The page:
stanza 3, slokas 2-4

STANZA III.
2. The vibration sweeps along, touching with its swift wing the whole universe and the germ that dwelleth in darkness: the darkness that breathes over the slumbering waters of life. . .
3. Darkness radiates light, and light drops one solitary ray into the mother-deep. The ray shoots through the virgin egg the ray causes the eternal egg to thrill, and drop the non- eternal germ, which condenses into the world-egg.
4. Then the three fall into the four. The radiant essence becomes seven inside, seven outside. The luminous egg, which in itself is three, curdles and spreads in milk-white curds throughout the depths of mother, the root that grows in the depths of the ocean of life.

 
“Mr. B. Keightley:  I don’t know if I am right, but the difference as I understand it between atom and molecule, strictly speaking, is this: that a molecule must be composed of several atoms. The idea it conveys to one is that.

 
The President:  It need not, there are also non-atomic molecules.

 
Mr. Kingsland:  That is only a chemical term.

 
Mr. B. Keightley:  And an atom is only one.

 
Mme. Blavatsky:  May I tell you a thing and try to impress it upon you? You take a molecule, and fancy to yourselves that this molecule is an independent being per se.

 
The seventh principle of every molecule will be the atom of which you speak. But you cannot catch it in your scales or your retorts or your chemical combinations.

 
Now do you understand what we mean by atom? The atom is the seventh principle of every molecule, the finest, the smallest that you can find in this world.

 
Why, what is one of the names of Brahma? It is “atom”. He is called atom, and at the same time he is an atom, he is the whole.

 
Mr. Gardner:  Is it Atma?

 
Mr. Kingsland:  Now you are saying it in a purely metaphysical sense. It is very important it should be distinguished from the way in which chemists use it.

 
Mme. Blavatsky:  But you are all taking your ideas and the correctness of your language from how the chemists use it. I am the biggest ignoramus in the world in regard to chemistry. Why should I go and stuff my head with the speculations of today, when tomorrow I may have to throw them off, and take up some other speculations?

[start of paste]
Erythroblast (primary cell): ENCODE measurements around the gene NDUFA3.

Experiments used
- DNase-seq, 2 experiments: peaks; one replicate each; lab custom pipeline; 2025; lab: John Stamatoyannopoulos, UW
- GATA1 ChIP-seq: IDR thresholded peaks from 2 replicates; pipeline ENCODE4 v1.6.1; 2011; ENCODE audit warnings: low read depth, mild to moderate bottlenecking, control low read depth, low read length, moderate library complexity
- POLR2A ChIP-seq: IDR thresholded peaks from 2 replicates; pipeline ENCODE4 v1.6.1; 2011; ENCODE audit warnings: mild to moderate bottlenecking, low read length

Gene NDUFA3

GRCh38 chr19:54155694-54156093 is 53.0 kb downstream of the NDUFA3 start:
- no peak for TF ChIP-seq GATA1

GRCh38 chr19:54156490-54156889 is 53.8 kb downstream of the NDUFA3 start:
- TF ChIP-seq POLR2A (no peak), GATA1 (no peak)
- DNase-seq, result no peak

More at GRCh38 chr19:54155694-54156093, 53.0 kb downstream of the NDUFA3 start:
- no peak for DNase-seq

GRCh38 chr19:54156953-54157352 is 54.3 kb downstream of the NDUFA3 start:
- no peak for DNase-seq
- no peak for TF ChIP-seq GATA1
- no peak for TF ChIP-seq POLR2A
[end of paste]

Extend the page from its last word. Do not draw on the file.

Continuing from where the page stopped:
You have {not} come to that point that there is one single thing you can feel perfectly sure of, that it is there, and that the truth will remain. It is an axiom that the truth, or the axiom of today, is the error of tomorrow.

 
Mr. B. Keightley:  I think it would be a good thing if you can give us – not from our standpoint, but from the occult standpoint – the definition of atom and molecule – simply that we may understand.

 
Mme. Blavatsky:  Look here, to do such a thing as that you have to make a glossary and dictionary of occult terms. For instance, such a glossary as we have now, trying to give some correct conception of words which the Orientalists use without knowing what they mean; and therefore enlarge the ideas, giving them more definitions, more meanings, and trying to do something for the better and clearer comprehension of the people.

 
But if we begin now to use the terms from the occult standpoint, none of you would understand a word, because you have not got a conception of the thing itself. You have to study first the science and just penetrate yourself with all these things that do really exist on the occult side of Nature, before you can understand those terms. What is the use?

 
Now give one question please, and let me try to see if I can answer you, so that I may see whether you understand it or not. What is it that you want?

 
Mr. B. Keightley:  We want to know about this atom.

 
Mme. Blavatsky:  I am quite ready.

 
Mr. Kingsland:  If the atom is such an abstract metaphysical conception of a single metaphysical point, how is it that we can speak of molecules as being composed of atoms?

 
Mme. Blavatsky:  I never said that. A molecule, one of these that you speak of, is composed of an enormous quantity of other molecules that you cannot see, and each one is composed of as great a number again and the atom is – that which you call atom, I don’t know in what sense, is some fiction of your imagination, but what we call an atom is simply the seventh principle of the molecule, as of everything else – of the smallest molecule you can find.”

 
H. P. Blavatsky

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